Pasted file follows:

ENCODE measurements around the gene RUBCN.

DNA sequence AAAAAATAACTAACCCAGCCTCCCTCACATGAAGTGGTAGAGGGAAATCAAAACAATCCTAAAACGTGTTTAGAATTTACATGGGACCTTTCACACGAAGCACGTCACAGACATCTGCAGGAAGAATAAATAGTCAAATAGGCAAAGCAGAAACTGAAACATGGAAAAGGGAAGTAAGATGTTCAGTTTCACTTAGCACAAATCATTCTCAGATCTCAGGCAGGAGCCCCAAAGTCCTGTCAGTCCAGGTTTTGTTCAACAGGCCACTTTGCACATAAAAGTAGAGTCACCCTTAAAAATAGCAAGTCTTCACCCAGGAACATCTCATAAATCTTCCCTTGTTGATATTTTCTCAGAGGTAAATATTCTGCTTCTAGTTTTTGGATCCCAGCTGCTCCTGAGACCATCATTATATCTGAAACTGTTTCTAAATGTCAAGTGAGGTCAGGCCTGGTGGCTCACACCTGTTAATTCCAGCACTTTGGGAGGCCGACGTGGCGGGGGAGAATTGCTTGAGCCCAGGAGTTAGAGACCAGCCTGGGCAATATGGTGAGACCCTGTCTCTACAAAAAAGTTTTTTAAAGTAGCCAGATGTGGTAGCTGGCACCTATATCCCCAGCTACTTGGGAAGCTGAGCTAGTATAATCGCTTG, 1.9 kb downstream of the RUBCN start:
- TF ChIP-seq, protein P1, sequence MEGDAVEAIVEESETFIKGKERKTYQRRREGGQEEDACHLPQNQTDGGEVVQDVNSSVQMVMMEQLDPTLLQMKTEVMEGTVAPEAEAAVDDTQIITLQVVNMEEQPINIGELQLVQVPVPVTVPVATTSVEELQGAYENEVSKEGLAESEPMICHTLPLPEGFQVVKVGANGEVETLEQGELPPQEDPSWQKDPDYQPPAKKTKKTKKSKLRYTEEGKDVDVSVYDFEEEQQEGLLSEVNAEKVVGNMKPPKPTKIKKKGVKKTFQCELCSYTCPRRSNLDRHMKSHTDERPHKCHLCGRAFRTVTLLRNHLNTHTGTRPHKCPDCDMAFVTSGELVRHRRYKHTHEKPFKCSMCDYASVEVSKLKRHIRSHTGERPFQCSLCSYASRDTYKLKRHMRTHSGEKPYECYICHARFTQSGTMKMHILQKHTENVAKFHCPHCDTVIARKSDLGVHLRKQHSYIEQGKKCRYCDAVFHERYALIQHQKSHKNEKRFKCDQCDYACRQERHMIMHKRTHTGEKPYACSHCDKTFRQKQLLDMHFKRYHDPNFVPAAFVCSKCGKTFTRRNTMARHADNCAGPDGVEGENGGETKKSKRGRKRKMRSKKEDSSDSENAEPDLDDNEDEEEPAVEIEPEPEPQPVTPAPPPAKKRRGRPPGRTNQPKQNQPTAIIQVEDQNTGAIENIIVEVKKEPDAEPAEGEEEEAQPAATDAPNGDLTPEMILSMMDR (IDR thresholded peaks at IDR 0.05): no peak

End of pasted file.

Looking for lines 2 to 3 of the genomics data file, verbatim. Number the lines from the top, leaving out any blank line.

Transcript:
DNA sequence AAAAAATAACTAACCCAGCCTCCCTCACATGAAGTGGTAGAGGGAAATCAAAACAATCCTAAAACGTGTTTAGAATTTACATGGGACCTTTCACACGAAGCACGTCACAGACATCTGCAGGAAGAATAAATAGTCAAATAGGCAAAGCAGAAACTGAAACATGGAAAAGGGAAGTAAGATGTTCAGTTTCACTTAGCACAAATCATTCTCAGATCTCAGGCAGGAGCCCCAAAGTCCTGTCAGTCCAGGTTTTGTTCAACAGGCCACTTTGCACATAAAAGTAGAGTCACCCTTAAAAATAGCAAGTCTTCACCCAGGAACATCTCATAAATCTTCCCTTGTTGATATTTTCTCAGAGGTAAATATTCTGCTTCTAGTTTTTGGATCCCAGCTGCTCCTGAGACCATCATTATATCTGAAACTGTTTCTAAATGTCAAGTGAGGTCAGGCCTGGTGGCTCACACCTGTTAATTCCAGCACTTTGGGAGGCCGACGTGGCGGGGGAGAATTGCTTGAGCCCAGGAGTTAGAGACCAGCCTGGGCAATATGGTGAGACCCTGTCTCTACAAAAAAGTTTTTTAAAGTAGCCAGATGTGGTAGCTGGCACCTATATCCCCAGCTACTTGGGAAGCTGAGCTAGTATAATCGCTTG, 1.9 kb downstream of the RUBCN start:
- TF ChIP-seq, protein P1, sequence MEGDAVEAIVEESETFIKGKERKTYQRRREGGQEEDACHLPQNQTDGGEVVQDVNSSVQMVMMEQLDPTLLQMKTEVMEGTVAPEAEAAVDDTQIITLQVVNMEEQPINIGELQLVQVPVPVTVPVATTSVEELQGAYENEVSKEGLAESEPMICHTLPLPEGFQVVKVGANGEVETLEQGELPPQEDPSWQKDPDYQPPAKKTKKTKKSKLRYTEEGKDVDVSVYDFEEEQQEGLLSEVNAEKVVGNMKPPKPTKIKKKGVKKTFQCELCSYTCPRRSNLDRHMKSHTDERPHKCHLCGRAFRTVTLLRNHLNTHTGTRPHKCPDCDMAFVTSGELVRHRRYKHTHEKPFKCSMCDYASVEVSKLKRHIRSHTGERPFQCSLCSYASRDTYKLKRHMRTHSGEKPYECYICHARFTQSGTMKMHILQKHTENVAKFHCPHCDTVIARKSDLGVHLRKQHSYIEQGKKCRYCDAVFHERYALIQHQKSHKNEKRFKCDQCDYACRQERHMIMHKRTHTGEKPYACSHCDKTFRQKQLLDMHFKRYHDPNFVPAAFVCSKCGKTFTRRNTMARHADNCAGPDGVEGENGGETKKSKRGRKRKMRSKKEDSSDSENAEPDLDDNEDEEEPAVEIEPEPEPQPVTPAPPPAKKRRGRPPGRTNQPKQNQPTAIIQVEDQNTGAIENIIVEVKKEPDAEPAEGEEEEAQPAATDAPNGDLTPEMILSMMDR (IDR thresholded peaks at IDR 0.05): no peak